However, tens of thousands of civilians remain trapped in the war zone
and diplomats and human rights groups have called on both sides to
The government had announced a unilateral ceasefire on Monday and
Tuesday and asked civilians trapped inside the war zone to move out, but
only a few hundred left.
The government says the rebels are preventing the civilians from
escaping, while the rebels say the civilians don't want to leave.
The TamilNet website said the government launched a large-scale attack
for three hours yesterday near a "no-fire zone" intended as a refuge for
Families huddled in bunkers for safety, but as many as 180 civilians
were killed in the fighting, the website said.
The top government health official in the war zone, Thurairaja
Varatharajah, said only six bodies and 68 civilians suffering bullet
wounds had been brought to the makeshift hospital that he runs from a
school since Tuesday night.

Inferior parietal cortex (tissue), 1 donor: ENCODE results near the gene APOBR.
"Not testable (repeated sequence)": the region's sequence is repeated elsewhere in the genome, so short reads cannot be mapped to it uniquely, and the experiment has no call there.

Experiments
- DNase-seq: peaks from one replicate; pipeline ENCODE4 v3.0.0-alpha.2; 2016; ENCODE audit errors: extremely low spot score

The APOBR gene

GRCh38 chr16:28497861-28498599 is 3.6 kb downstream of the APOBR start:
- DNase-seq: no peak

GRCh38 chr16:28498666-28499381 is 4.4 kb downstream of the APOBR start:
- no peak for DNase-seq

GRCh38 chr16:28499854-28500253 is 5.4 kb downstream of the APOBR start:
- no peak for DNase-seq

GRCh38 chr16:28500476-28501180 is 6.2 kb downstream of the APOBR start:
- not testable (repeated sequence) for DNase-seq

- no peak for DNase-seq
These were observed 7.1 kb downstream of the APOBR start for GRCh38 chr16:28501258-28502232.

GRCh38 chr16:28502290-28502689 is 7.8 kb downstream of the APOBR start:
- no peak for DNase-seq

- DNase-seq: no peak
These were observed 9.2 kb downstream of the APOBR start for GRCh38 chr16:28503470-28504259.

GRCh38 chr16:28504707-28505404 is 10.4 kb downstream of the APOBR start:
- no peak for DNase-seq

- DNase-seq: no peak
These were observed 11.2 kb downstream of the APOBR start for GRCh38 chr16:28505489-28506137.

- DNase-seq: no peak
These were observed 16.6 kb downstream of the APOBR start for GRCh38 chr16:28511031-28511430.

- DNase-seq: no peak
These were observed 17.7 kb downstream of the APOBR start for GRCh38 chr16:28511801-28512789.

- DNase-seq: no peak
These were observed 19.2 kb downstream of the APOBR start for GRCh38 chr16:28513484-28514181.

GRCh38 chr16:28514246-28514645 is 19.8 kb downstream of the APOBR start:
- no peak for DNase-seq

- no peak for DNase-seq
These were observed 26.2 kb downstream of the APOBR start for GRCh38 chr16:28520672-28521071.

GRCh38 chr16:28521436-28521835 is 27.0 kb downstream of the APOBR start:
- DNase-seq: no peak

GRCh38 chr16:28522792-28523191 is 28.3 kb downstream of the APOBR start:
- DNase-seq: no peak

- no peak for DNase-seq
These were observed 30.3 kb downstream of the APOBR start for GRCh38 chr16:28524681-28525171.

He said the sound of gunfire resumed during the night after the
Military spokesman Brigadier Udaya Nanayakkara said government soldiers
had not launched any new offensives and were only observing the rebels'
"We cannot just go there because of the heavy civilian presence," he said.
Confirmation of the fighting was not possible because the government
bars journalists and aid workers from the war zone.
The rebels said on Tuesday that the ceasefire, declared by President
Mahinda Rajapaksa to mark the Sri Lankan New Year, was an "act of
hoodwinking" and that only an internationally supervised truce would be
Despite international appeals, the government said it had no intention
of extending the ceasefire.
The UN says more than 100 000 people are trapped along with the cornered
guerrillas in the gover ment- declared "no-fire" zone measuring just 20km2.
A series of battlefield victories in the past six months have pushed the
Tamil Tigers - who once ran a de facto state in the north and east of
the Indian Ocean island nation - into a small strip of land in the north.
The government has rejected several calls for a permanent ceasefire,
saying the military will finish off the insurgency soon.
Varatharajah said cases of malnutrition among children in the conflict
area were rapidly increasing.
With little food for themselves, new mothers were not producing enough
breast milk to feed their babies, and other infants were suffering when
their lactating mothers were killed or badly injured.
The area only had enough infant formula to feed 25 percent of the
affected children, he said, appealing for urgent supplies of formula to
be sent to the region. - Sapa-AP